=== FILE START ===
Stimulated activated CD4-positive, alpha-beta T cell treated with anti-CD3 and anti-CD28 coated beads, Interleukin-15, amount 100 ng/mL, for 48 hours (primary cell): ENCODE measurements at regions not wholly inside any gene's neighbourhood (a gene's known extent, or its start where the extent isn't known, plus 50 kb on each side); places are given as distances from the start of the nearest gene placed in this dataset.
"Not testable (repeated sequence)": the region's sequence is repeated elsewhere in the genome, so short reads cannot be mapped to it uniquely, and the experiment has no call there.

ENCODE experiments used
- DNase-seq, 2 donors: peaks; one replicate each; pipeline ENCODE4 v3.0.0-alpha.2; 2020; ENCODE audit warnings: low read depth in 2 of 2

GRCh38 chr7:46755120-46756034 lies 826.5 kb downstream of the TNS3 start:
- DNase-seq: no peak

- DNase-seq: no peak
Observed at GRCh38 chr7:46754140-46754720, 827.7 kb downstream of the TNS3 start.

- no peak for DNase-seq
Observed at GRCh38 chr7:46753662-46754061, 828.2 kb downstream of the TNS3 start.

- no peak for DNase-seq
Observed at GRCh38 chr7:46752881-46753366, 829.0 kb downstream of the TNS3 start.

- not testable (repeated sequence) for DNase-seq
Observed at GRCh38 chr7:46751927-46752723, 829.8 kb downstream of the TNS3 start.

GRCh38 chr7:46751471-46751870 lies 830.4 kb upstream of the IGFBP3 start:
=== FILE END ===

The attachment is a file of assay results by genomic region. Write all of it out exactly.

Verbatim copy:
Stimulated activated CD4-positive, alpha-beta T cell treated with anti-CD3 and anti-CD28 coated beads, Interleukin-15, amount 100 ng/mL, for 48 hours (primary cell): ENCODE measurements at regions not wholly inside any gene's neighbourhood (a gene's known extent, or its start where the extent isn't known, plus 50 kb on each side); places are given as distances from the start of the nearest gene placed in this dataset.
"Not testable (repeated sequence)": the region's sequence is repeated elsewhere in the genome, so short reads cannot be mapped to it uniquely, and the experiment has no call there.

ENCODE experiments used
- DNase-seq, 2 donors: peaks; one replicate each; pipeline ENCODE4 v3.0.0-alpha.2; 2020; ENCODE audit warnings: low read depth in 2 of 2

GRCh38 chr7:46755120-46756034 lies 826.5 kb downstream of the TNS3 start:
- DNase-seq: no peak

- DNase-seq: no peak
Observed at GRCh38 chr7:46754140-46754720, 827.7 kb downstream of the TNS3 start.

- no peak for DNase-seq
Observed at GRCh38 chr7:46753662-46754061, 828.2 kb downstream of the TNS3 start.

- no peak for DNase-seq
Observed at GRCh38 chr7:46752881-46753366, 829.0 kb downstream of the TNS3 start.

- not testable (repeated sequence) for DNase-seq
Observed at GRCh38 chr7:46751927-46752723, 829.8 kb downstream of the TNS3 start.

GRCh38 chr7:46751471-46751870 lies 830.4 kb upstream of the IGFBP3 start: